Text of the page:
For £1,500, the HD27i offers a lot more than you have any right to expect in the high-definition world. Not only is it a DLP model - usually found on the higher branches of the consumer electronics money tree - but it boasts a compatibility with 1080p sources, which it scales down to its 1280 x 768 resolution.

Its white exterior doesn't successfully gloss over its rather lightweight and plastic appearance but if you look a bit harder you will see inputs that are for both HDMI and DVI as well as component video inputs, composite and S-video. While it doesn't have a PC input, the DVI socket takes both video and PC signals. Both the HDMI and DVI sockets are also HDCP compatible.

Also of note is a 4-speed, 7-segment colour wheel that handles the optics while contrast levels are monitored and adjusted by what's known as Image A1. TrueLife and TrueVision modes help deal with both detail and jagged edges.

Otherwise, important stats claimed by the company rate the contrast ratio at a more than very respectable 5,000:1 as well as boasting 1,300 ANSI Lumens brightness. It also has a 1.58-1.90:1 throw ratio that will help fit your projection to the walls of your room.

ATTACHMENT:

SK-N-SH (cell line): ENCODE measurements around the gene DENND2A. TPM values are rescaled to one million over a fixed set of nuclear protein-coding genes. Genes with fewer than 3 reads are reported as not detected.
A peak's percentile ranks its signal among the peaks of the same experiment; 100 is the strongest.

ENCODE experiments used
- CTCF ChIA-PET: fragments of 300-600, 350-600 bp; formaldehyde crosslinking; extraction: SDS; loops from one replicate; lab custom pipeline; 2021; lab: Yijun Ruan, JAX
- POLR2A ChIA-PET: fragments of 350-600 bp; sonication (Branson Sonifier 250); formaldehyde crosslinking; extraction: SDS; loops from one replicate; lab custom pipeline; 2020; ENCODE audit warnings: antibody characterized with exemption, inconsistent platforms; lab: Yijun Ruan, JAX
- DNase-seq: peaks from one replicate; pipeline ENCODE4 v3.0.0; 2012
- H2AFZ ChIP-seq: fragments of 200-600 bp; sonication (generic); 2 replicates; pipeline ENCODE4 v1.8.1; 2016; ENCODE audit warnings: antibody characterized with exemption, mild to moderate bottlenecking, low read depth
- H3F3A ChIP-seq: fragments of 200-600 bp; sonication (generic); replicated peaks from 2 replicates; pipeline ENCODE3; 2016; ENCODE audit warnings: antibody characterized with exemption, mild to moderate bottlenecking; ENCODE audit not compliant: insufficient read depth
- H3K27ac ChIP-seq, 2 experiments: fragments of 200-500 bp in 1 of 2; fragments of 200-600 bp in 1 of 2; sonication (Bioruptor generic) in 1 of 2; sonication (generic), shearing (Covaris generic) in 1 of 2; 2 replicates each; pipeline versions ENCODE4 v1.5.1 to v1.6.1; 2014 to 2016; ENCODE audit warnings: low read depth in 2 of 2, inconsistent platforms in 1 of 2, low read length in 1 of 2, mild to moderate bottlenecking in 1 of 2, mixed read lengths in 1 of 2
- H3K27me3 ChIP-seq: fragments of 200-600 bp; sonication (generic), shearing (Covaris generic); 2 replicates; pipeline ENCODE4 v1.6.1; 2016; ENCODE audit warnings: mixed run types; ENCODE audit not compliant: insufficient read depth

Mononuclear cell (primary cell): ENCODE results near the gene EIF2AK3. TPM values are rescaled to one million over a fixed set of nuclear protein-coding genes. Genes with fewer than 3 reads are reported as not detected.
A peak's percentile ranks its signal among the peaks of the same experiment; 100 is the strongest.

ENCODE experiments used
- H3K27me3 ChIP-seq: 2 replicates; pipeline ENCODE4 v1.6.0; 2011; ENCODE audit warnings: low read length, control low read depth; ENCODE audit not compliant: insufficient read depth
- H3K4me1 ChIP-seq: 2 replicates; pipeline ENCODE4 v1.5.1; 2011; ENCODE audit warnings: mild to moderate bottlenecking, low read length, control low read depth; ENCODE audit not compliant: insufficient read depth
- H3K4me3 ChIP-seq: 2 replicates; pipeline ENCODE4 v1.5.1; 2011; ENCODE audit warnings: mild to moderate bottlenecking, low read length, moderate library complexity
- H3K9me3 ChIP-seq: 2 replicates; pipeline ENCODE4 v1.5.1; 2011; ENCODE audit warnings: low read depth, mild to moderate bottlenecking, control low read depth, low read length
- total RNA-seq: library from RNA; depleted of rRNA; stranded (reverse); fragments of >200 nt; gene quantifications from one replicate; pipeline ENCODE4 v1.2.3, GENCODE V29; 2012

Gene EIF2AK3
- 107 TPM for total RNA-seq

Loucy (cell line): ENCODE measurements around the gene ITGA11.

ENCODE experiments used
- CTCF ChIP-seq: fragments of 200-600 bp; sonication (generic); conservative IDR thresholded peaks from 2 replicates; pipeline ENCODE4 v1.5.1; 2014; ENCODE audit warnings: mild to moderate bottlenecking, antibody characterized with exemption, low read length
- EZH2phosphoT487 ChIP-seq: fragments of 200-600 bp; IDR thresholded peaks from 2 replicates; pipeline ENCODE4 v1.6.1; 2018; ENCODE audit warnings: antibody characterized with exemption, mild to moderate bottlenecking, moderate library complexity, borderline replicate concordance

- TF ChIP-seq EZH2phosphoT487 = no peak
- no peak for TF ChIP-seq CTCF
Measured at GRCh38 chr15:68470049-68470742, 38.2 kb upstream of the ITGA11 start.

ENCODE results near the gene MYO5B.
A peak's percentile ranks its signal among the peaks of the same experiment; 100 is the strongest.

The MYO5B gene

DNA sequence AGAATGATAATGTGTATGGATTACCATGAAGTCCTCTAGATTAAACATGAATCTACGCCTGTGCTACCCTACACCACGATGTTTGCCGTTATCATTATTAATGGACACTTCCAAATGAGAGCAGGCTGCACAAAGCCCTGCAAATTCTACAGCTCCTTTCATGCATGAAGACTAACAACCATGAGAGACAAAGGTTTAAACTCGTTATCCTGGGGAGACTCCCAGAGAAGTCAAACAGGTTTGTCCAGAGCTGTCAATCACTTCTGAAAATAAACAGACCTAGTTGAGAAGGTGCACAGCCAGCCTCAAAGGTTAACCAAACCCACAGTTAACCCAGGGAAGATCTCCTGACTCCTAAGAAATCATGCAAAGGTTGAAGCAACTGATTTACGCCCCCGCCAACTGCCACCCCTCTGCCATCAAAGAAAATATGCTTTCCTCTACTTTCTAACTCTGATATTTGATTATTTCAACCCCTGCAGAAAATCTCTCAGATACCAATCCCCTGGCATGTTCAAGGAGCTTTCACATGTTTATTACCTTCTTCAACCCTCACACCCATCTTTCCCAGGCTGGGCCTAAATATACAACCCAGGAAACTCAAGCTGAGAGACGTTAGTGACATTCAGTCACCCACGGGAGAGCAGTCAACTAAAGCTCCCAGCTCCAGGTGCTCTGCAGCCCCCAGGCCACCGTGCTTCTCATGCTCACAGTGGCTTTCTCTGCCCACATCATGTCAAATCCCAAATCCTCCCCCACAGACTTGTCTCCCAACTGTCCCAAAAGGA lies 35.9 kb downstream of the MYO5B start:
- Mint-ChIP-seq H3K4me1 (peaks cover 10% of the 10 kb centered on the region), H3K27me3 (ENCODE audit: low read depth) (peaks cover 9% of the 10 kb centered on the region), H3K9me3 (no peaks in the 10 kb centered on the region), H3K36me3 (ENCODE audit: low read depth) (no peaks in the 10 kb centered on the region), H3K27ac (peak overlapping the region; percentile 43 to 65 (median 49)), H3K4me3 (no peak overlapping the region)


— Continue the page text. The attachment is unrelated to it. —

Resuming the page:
The cinematic qualities of the HD72i come across immediately and it serves up a bright, sharp picture that will light up your screen or wall enticingly. Motion was dealt with smoothly without any ghostly and unsightly blemishes pursuing the assembled giant lizards and monkey in King Kong.

Colours were handled with a good degree of expertise with all the shades of the rainbow on show (without the unpleasant effect) and retaining their intended purity closely for a projector within this price range.

The contrast levels also came across very positively revealing a surprising depth to the levels of darkness that were needed to make out clearly what was going on in the dimmer and more dangerous corners of Kong's island kingdom.

The depressing gloom that engulfed the appearance of the natives' village and Anne's tunnel hideaway looked all the more engrossing for this ability. A quiet running performance too - rated at 27dB - was a further boon; only when the ImageA1 was put on did we get mildly disturbed.

So overall, this is a projector that offers many things that tend to command a far higher premium. With good pictures and a more than budget range of features, many buyers will be quite happy swinging on the lower branches.